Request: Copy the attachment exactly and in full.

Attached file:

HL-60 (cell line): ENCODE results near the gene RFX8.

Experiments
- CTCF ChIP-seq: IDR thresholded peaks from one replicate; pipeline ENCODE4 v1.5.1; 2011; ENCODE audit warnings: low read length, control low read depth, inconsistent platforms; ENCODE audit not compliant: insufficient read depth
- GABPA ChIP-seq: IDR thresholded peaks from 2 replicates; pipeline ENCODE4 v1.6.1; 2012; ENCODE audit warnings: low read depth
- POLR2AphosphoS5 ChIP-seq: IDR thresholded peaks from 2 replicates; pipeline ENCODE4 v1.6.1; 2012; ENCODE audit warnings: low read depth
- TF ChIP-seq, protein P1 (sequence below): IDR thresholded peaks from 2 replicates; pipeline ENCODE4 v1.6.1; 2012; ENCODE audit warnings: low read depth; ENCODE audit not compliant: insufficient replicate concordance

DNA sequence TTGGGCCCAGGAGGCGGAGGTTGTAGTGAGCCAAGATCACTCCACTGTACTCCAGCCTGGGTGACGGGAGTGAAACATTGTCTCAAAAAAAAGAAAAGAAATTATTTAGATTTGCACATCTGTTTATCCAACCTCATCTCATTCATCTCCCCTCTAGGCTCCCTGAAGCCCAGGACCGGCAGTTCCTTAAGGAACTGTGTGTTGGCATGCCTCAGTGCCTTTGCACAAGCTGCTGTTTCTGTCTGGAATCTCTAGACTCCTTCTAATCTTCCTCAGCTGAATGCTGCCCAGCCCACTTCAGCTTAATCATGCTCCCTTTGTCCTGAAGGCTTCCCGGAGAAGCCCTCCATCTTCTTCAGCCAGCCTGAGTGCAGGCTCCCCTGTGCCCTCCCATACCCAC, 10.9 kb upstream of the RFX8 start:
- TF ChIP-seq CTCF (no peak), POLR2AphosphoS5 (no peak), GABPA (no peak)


HL-60 (cell line): ENCODE results near the gene RFX8.

Experiments
- CTCF ChIP-seq: IDR thresholded peaks from one replicate; pipeline ENCODE4 v1.5.1; 2011; ENCODE audit warnings: low read length, control low read depth, inconsistent platforms; ENCODE audit not compliant: insufficient read depth
- GABPA ChIP-seq: IDR thresholded peaks from 2 replicates; pipeline ENCODE4 v1.6.1; 2012; ENCODE audit warnings: low read depth
- POLR2AphosphoS5 ChIP-seq: IDR thresholded peaks from 2 replicates; pipeline ENCODE4 v1.6.1; 2012; ENCODE audit warnings: low read depth
- TF ChIP-seq, protein P1 (sequence below): IDR thresholded peaks from 2 replicates; pipeline ENCODE4 v1.6.1; 2012; ENCODE audit warnings: low read depth; ENCODE audit not compliant: insufficient replicate concordance

DNA sequence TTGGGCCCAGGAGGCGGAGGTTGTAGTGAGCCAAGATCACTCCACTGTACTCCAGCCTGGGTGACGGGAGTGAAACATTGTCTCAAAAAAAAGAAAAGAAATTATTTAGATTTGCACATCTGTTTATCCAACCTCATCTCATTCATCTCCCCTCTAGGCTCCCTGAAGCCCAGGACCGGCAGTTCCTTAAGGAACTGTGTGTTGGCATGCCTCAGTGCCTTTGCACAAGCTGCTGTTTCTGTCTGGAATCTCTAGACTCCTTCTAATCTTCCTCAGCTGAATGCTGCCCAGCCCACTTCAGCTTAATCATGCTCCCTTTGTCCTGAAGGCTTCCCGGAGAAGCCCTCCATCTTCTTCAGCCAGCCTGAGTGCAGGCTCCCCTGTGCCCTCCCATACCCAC, 10.9 kb upstream of the RFX8 start:
- TF ChIP-seq CTCF (no peak), POLR2AphosphoS5 (no peak), GABPA (no peak)